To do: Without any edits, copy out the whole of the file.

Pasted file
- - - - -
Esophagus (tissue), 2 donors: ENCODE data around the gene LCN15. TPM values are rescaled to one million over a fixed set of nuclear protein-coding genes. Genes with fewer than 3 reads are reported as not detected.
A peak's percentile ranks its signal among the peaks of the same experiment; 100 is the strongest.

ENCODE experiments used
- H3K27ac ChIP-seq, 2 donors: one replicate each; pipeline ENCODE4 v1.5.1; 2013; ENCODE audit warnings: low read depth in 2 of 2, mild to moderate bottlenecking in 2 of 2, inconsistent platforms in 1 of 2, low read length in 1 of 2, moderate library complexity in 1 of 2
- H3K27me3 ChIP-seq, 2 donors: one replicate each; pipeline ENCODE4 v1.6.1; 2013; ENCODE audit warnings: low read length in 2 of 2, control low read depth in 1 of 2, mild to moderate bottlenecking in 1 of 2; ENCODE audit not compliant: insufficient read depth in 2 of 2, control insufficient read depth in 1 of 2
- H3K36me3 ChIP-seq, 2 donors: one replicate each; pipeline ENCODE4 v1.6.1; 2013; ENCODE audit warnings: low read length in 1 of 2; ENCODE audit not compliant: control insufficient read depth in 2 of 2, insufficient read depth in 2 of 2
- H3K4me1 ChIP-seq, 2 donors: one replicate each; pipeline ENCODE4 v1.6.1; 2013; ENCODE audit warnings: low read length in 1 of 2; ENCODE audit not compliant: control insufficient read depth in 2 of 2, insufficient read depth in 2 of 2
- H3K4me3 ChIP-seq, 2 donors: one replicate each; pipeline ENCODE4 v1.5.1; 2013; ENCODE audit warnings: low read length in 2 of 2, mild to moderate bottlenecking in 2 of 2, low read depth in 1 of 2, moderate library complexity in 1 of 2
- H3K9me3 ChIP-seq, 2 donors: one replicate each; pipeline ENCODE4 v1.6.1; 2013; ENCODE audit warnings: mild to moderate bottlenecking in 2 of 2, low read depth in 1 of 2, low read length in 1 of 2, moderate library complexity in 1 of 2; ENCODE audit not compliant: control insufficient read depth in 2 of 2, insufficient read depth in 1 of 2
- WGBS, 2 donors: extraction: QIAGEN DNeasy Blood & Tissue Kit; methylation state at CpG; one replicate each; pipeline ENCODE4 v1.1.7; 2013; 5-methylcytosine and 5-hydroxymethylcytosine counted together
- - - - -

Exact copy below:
Esophagus (tissue), 2 donors: ENCODE data around the gene LCN15. TPM values are rescaled to one million over a fixed set of nuclear protein-coding genes. Genes with fewer than 3 reads are reported as not detected.
A peak's percentile ranks its signal among the peaks of the same experiment; 100 is the strongest.

ENCODE experiments used
- H3K27ac ChIP-seq, 2 donors: one replicate each; pipeline ENCODE4 v1.5.1; 2013; ENCODE audit warnings: low read depth in 2 of 2, mild to moderate bottlenecking in 2 of 2, inconsistent platforms in 1 of 2, low read length in 1 of 2, moderate library complexity in 1 of 2
- H3K27me3 ChIP-seq, 2 donors: one replicate each; pipeline ENCODE4 v1.6.1; 2013; ENCODE audit warnings: low read length in 2 of 2, control low read depth in 1 of 2, mild to moderate bottlenecking in 1 of 2; ENCODE audit not compliant: insufficient read depth in 2 of 2, control insufficient read depth in 1 of 2
- H3K36me3 ChIP-seq, 2 donors: one replicate each; pipeline ENCODE4 v1.6.1; 2013; ENCODE audit warnings: low read length in 1 of 2; ENCODE audit not compliant: control insufficient read depth in 2 of 2, insufficient read depth in 2 of 2
- H3K4me1 ChIP-seq, 2 donors: one replicate each; pipeline ENCODE4 v1.6.1; 2013; ENCODE audit warnings: low read length in 1 of 2; ENCODE audit not compliant: control insufficient read depth in 2 of 2, insufficient read depth in 2 of 2
- H3K4me3 ChIP-seq, 2 donors: one replicate each; pipeline ENCODE4 v1.5.1; 2013; ENCODE audit warnings: low read length in 2 of 2, mild to moderate bottlenecking in 2 of 2, low read depth in 1 of 2, moderate library complexity in 1 of 2
- H3K9me3 ChIP-seq, 2 donors: one replicate each; pipeline ENCODE4 v1.6.1; 2013; ENCODE audit warnings: mild to moderate bottlenecking in 2 of 2, low read depth in 1 of 2, low read length in 1 of 2, moderate library complexity in 1 of 2; ENCODE audit not compliant: control insufficient read depth in 2 of 2, insufficient read depth in 1 of 2
- WGBS, 2 donors: extraction: QIAGEN DNeasy Blood & Tissue Kit; methylation state at CpG; one replicate each; pipeline ENCODE4 v1.1.7; 2013; 5-methylcytosine and 5-hydroxymethylcytosine counted together